Front Page Titles (by Subject) CHAPTER VIII.: MODES OF INCORRECTNESS IN TESTIMONY. - The Works of Jeremy Bentham, vol. 6
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CHAPTER VIII.: MODES OF INCORRECTNESS IN TESTIMONY. - Jeremy Bentham, The Works of Jeremy Bentham, vol. 6 
The Works of Jeremy Bentham, published under the Superintendence of his Executor, John Bowring (Edinburgh: William Tait, 1838-1843). 11 vols. Vol. 6.
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MODES OF INCORRECTNESS IN TESTIMONY.
An analytic sketch of the different shapes in which falsehood is wont to show itself, will not be altogether without its use: its particular uses in practice will be pointed out presently.
The modifications of falsehood may be deduced, either from the consideration of the part taken by the will in relation to it, or from the consideration of the facts which are the subject-matter of the picture thus deviating from the line of truth. Those which result from the former topic will be brought to view in the next chapter. There remain those which respect the nature of the fact in question, or the form of the assertion of which it is the subject.
Cause, homicide. Titius is under examination. Question: What do you know about this business? Answer: 1. Reus struck Defunctus; 2. Reus did not strike Defunctus; 3. I know not whether Reus struck Defunctus or no. Any one of these answers, it is evident, is as susceptible of falsehood as another. In the two first cases, the falsehood consists in false assertion—affirmative in one case, negative in the other; in the third case, it consists in allegation of ignorance.
1. Falsehood, in the way of positive or affirmative assertion; 2. Falsehood, in the way of negative assertion; 3. Falsehood, by alleged ignorance.
Falsehood by allegation of ignorance, it is evident, is altogether as susceptible of mendacity, as falsehood in the way of assertion; and whenever mendacity is an object meet for punishment, it is as much so in this shape as in the other. Unfortunately, it is not so open to disproof as the other. Why? Because, in this case, the fact which is the subject of the false testimony has nothing physical in it—is purely of the psychological kind. Were it exempt from punishment, there would be no witnesses but those who are called willing ones. The condition of a delinquent, whatever were the crime, would be subject altogether to the good pleasure of the individuals whose testimony was requisite to ground a decision on that side: to afford him impunity, to grant him a virtual pardon and protection, nothing more would be needful on their part than to say, I know nothing, or I remember nothing, about the matter.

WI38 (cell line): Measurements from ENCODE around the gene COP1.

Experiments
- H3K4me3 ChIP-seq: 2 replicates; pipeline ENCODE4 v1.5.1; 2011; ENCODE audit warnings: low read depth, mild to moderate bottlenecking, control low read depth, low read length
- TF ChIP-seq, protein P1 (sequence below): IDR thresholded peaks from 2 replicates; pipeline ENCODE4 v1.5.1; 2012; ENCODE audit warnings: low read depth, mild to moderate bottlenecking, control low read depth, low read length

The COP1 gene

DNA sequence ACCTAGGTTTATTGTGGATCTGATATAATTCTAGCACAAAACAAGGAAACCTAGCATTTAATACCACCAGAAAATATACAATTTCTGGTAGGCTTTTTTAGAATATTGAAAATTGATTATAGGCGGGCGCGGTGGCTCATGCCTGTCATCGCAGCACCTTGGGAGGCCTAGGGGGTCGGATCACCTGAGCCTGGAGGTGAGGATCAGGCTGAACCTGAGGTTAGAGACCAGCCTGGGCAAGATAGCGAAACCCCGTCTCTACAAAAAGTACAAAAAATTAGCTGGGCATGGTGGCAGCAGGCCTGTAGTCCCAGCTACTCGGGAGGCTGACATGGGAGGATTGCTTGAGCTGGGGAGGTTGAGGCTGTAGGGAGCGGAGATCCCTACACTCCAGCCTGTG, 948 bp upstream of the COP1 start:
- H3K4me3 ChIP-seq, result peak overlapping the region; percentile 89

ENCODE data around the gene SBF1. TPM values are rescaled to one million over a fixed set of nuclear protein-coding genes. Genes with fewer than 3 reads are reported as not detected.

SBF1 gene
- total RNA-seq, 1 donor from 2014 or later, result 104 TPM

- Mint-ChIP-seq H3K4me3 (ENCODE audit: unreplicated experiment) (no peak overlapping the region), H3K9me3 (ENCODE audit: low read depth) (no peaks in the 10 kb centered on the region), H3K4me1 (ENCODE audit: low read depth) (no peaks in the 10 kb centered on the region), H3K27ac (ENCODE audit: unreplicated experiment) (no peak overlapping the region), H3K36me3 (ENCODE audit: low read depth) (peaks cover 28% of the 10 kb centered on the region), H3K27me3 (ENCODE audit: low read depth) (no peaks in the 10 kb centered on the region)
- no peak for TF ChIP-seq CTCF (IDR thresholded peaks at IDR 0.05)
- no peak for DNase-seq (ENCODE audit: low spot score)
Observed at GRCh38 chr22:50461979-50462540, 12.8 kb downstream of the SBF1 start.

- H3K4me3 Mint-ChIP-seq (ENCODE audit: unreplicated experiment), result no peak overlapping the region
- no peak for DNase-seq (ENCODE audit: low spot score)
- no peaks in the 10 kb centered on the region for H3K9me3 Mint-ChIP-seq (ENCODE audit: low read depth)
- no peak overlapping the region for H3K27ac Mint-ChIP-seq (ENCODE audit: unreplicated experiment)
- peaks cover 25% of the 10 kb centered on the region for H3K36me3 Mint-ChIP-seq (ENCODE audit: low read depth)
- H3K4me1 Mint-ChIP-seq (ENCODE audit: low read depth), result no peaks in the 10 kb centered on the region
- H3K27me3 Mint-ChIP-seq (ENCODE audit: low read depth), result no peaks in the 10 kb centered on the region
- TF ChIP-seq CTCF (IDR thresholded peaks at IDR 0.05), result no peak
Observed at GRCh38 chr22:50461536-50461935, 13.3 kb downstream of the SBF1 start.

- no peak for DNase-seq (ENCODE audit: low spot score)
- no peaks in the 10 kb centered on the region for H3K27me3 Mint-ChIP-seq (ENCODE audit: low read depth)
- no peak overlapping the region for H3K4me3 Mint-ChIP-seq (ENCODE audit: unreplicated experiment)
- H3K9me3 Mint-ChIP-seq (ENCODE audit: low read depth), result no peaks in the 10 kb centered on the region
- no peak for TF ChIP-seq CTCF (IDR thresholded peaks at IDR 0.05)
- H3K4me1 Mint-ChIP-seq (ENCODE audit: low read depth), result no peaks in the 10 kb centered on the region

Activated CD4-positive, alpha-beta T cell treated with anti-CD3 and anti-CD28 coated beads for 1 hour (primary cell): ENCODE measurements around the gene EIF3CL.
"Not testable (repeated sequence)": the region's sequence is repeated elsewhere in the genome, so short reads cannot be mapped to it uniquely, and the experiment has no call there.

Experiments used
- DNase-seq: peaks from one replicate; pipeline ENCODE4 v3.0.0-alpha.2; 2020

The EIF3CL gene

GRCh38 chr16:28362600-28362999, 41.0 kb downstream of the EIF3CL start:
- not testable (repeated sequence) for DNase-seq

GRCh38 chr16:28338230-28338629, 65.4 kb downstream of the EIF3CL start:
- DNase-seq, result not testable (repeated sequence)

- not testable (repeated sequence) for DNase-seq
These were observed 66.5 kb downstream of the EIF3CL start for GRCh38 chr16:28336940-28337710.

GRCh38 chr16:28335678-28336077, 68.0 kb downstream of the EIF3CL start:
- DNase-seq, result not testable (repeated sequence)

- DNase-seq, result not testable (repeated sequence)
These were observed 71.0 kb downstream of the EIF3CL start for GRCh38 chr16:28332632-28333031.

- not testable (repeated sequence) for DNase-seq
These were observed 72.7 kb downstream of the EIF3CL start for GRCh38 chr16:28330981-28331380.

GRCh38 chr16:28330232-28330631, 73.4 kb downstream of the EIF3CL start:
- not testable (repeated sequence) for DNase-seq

To protect a witness (his testimony being necessary to conviction) to protect him against cross-examination when uttering a falsehood of this sort, is to hold out impunity to the whole catalogue of crimes. On a memorable and never-to-be-forgotten occasion, English judges, all with one voice and hand, scrupled not to aim this mortal stab at penal justice.* Impunity to a crime of the deepest die—a plot for the assassination of the sovereign—has been among the fruits of it in practice.† Since that time, judges have slunk in silence from the precedent.‡ But the decision remaining unreversed, and, but for legislative authority, unreversable, the consequence of the departure is not the restoration of justice, but, on each future occasion, justice or impuinty at the option of the judge.
Question: About what thickness was the stick with which you saw Reus strike his wife Defuncta? Answer: About the thickness of a man’s little finger. In truth, it was about the thickness of a man’s wrist. Falsehood in this shape may be termed falsehood in quantity.
Question: With what food did the jailor Reus feed the prisoner Defunctus? Answer. With sea-biscuit, in an ordinarily eatable state. In truth, the biscuit was rotten and mouldy in great part. Falsehood in this shape may may be termed falsehood in quality.
Under what tree was the act committed? said Daniel to each of the Elders, separately. Under a mastic tree, said the one: under a holme tree, said the other. In truth, not being committed at all, it was not committed under any tree. Falsehood in this shape may be termed falsehood in circumstance.
The distinction between fact and circumstance, it should here be noted, is extremely apt to be obscure and indeterminate. It supposes the individualization of each fact—the boundary line which divides that from all other facts—to be clear and determinate; whereas, nothing is more apt to be indeterminate. It supposes the distinction between fact and circumstance to be clear and uniform; but nothing is more variable. The term circumstance is but relative: a circumstance is itself a fact, any one of a number of facts considered as standing round the principal fact.
The falsehood that respectively accompanied the above-mentioned assertions,—Reus struck Defunctus—Reus did not strike Defunctus—presents itself in a shape different from any of the above three: it went to the act, and did not confine itself to quantity, quality, or circumstance. It may be termed falsehood in toto.*